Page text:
Stretched to breaking point
A review of 17 regional neonatal transport services has shown that they are ‘understaffed, under-resourced and part time’, but that these problems are not related to the dedication of the nurses and doctors who work in them.
Carried out by the charity Bliss, the survey of transportation services found shortfalls in every area, from staffing levels to response times. Four of the 17 services had no overnight teams, which means they had to rely on neighbouring services.
The NHS admits that services are under pressure due to increasing demand, but claims that performance compares favourably with that in other European countries.
Nurses want to do the best they can for patients and their families, but the current situation means that services that can deliver high quality care on the ground and in the air are being stretched to the limit, and that staff must spend their time trying to find solutions while they wait for ambulances.
A survey of transportation services found shortfalls in every area, from staffing levels to response times. Four had no overnight teams
Mental health is another area that has hit the headlines, with one in ten children aged five to 16 having a mental health disorder diagnosed, according to the charity Young Minds.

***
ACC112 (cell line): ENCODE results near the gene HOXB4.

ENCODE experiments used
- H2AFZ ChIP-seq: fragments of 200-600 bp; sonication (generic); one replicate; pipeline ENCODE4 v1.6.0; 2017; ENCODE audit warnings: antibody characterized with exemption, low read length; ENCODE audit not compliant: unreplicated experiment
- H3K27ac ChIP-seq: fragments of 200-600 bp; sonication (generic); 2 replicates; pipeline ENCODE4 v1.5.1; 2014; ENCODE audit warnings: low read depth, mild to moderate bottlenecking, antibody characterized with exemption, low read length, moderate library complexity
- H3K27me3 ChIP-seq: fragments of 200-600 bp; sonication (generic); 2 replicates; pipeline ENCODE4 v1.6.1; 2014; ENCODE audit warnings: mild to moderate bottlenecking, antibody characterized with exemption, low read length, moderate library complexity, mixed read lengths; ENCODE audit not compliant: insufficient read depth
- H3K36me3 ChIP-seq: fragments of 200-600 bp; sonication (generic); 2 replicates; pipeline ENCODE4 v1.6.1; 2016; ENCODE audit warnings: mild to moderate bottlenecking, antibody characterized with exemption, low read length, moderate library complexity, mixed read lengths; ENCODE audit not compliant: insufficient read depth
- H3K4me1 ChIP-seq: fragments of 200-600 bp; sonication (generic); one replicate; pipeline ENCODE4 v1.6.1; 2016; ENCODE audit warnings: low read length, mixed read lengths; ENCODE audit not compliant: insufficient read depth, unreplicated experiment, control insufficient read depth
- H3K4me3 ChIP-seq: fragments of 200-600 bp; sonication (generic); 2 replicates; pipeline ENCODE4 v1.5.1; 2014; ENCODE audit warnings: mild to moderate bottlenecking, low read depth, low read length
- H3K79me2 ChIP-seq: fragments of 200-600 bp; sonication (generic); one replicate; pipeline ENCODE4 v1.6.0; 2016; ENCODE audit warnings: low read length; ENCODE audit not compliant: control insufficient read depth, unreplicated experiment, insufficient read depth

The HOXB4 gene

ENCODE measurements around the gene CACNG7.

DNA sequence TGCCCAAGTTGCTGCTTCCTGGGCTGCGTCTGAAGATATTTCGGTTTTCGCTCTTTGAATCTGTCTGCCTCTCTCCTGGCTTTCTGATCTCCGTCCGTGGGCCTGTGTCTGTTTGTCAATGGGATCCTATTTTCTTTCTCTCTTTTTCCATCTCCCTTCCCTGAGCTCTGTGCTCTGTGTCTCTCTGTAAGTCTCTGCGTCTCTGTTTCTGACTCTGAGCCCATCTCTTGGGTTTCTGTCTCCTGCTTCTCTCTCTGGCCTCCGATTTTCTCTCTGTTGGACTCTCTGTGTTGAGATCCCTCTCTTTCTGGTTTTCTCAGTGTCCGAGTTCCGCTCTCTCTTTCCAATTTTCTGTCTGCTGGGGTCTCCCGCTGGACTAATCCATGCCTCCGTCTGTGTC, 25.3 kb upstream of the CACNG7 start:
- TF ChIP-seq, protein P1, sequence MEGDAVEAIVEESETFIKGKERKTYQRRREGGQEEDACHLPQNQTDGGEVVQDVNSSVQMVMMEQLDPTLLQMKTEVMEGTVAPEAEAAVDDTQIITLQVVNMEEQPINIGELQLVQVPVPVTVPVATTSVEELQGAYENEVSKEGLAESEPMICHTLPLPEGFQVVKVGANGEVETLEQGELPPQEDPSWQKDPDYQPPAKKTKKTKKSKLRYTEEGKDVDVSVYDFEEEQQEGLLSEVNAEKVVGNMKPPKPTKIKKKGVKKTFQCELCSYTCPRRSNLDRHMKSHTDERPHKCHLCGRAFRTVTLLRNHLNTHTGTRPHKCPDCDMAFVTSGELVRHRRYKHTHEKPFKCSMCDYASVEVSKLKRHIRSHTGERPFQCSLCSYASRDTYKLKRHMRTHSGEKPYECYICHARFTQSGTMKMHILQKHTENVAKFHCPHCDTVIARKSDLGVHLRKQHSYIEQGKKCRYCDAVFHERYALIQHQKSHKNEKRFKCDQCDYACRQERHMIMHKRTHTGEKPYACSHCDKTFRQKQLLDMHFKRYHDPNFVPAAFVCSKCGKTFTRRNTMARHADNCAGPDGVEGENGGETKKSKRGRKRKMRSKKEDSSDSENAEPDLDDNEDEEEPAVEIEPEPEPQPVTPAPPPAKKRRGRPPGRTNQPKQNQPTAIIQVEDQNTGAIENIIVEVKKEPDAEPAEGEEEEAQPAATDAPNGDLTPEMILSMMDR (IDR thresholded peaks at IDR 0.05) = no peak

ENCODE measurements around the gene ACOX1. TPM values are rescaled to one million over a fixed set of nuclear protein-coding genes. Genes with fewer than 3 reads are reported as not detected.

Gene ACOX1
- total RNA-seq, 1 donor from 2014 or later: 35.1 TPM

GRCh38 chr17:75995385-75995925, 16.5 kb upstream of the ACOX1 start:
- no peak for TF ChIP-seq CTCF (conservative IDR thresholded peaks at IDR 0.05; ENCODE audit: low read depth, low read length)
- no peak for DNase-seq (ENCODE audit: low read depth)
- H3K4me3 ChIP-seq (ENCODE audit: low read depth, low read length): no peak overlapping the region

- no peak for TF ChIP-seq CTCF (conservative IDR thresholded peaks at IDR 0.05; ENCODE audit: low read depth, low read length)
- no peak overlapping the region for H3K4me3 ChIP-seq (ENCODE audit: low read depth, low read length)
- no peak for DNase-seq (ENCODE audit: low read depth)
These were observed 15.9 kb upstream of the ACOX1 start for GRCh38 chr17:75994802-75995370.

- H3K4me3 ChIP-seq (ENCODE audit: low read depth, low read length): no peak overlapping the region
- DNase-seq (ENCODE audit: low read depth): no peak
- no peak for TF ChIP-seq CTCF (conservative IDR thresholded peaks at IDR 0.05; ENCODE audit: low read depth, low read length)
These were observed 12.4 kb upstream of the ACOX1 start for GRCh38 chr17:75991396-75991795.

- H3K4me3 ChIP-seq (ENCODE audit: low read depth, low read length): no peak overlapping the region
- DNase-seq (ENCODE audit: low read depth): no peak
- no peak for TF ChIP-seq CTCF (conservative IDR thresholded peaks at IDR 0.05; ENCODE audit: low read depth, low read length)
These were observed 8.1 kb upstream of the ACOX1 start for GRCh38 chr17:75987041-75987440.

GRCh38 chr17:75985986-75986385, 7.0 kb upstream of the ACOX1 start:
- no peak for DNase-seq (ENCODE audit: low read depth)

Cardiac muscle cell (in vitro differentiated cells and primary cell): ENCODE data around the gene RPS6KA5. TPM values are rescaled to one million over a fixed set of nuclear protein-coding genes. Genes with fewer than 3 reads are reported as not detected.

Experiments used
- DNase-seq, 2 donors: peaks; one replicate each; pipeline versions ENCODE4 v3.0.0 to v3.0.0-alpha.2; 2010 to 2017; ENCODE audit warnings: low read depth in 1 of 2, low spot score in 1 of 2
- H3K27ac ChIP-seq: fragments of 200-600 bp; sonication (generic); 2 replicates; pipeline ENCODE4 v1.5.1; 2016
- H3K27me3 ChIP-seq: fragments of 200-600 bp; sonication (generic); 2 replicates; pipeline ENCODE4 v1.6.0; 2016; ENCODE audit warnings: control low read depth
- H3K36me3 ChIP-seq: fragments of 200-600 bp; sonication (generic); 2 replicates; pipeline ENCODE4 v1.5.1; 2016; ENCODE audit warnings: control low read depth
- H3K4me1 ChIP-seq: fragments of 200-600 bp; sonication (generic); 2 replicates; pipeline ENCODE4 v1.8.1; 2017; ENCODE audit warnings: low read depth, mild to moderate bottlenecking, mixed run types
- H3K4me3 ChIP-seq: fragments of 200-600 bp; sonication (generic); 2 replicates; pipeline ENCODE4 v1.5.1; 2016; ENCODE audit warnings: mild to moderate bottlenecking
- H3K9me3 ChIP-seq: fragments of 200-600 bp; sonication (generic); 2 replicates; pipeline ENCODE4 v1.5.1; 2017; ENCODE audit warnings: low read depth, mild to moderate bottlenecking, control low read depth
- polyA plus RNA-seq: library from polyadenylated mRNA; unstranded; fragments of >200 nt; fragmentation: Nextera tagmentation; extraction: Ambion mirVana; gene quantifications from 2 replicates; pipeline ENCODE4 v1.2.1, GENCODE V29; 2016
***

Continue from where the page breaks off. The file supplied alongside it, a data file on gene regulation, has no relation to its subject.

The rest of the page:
At the same time, funding of services, including child and adolescent mental health services, is being cut. Ever-resilient children’s nurses may find themselves caring for patients with mental health conditions on general wards.
One study presented to the annual Royal College of Paediatrics and Child Health/Royal College of Nursing Children and Young People nursing conference in Liv erpool showed that nurses’ confidence improved by more than 30% after undertaking a bespoke training programme.
This month we also publish abstracts from presentations and posters submitted to the Paediatric Nursing Associations of Europe conference in Portugal, available as an online supplement